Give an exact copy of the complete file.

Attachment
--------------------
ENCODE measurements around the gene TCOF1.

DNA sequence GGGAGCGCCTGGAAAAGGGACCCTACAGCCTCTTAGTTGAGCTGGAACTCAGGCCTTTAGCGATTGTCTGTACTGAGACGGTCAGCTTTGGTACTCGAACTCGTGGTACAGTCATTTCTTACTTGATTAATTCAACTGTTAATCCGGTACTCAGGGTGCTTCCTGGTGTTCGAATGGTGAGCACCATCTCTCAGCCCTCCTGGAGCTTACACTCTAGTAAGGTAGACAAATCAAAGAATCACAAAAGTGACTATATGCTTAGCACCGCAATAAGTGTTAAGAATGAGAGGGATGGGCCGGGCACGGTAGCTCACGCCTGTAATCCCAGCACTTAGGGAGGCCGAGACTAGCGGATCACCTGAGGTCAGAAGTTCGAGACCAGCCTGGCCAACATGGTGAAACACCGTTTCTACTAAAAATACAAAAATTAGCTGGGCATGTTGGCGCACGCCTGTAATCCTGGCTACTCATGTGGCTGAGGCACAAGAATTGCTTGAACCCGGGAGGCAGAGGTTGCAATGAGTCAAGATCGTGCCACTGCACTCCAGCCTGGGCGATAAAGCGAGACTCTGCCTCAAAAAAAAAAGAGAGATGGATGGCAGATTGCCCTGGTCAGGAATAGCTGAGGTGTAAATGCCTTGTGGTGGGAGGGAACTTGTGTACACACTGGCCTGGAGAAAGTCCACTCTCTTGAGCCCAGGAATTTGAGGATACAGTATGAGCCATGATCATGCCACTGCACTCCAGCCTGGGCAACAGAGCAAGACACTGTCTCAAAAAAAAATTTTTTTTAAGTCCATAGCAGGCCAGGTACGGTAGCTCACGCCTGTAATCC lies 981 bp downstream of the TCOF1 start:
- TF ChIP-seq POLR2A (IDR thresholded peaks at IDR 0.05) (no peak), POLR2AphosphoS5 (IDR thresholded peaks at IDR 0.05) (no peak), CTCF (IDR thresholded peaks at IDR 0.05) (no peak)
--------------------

ENCODE measurements around the gene TCOF1.

DNA sequence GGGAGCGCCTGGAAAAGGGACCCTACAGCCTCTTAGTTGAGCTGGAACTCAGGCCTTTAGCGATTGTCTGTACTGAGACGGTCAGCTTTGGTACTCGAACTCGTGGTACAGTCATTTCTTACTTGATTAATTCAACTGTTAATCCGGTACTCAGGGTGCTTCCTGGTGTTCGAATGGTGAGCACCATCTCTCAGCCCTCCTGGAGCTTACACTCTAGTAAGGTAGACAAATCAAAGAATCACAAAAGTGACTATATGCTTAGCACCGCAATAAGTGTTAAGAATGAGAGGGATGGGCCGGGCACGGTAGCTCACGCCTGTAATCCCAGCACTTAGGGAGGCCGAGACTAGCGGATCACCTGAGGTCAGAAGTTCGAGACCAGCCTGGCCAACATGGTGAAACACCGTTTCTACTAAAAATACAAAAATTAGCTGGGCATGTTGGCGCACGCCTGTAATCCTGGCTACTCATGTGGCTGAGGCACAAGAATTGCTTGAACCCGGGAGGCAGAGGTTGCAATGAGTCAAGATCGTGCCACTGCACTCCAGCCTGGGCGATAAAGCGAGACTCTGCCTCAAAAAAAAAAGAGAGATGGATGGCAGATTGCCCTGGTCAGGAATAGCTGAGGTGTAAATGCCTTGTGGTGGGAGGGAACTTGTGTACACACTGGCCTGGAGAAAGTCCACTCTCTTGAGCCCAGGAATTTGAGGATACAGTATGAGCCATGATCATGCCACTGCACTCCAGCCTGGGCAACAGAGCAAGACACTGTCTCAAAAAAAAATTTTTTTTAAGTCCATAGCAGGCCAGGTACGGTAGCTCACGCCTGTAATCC lies 981 bp downstream of the TCOF1 start:
- TF ChIP-seq POLR2A (IDR thresholded peaks at IDR 0.05) (no peak), POLR2AphosphoS5 (IDR thresholded peaks at IDR 0.05) (no peak), CTCF (IDR thresholded peaks at IDR 0.05) (no peak)